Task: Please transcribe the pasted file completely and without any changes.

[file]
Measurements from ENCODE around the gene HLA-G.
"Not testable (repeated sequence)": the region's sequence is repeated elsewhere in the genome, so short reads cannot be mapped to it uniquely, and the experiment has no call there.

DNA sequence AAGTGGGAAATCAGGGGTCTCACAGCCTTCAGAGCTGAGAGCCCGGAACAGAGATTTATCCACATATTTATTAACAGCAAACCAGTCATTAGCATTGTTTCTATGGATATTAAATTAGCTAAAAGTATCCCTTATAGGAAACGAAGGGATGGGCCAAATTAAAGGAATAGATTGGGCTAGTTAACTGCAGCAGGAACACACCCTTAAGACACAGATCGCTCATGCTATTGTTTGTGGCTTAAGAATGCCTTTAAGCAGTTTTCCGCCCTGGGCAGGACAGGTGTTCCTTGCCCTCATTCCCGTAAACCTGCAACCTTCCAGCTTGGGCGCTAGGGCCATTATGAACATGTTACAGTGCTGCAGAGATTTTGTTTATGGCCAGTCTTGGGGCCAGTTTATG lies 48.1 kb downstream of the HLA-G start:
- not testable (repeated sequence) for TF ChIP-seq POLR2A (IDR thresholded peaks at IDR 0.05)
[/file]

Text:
Measurements from ENCODE around the gene HLA-G.
"Not testable (repeated sequence)": the region's sequence is repeated elsewhere in the genome, so short reads cannot be mapped to it uniquely, and the experiment has no call there.

DNA sequence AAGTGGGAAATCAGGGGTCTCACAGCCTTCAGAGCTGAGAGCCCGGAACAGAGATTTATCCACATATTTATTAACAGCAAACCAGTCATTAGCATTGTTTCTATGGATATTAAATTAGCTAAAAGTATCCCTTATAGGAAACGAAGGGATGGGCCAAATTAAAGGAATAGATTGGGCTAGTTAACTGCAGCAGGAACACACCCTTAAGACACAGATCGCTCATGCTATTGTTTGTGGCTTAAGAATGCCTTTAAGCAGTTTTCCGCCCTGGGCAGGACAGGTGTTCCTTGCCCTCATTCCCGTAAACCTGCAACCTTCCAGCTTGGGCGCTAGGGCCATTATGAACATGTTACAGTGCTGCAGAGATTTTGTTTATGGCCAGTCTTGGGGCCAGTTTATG lies 48.1 kb downstream of the HLA-G start:
- not testable (repeated sequence) for TF ChIP-seq POLR2A (IDR thresholded peaks at IDR 0.05)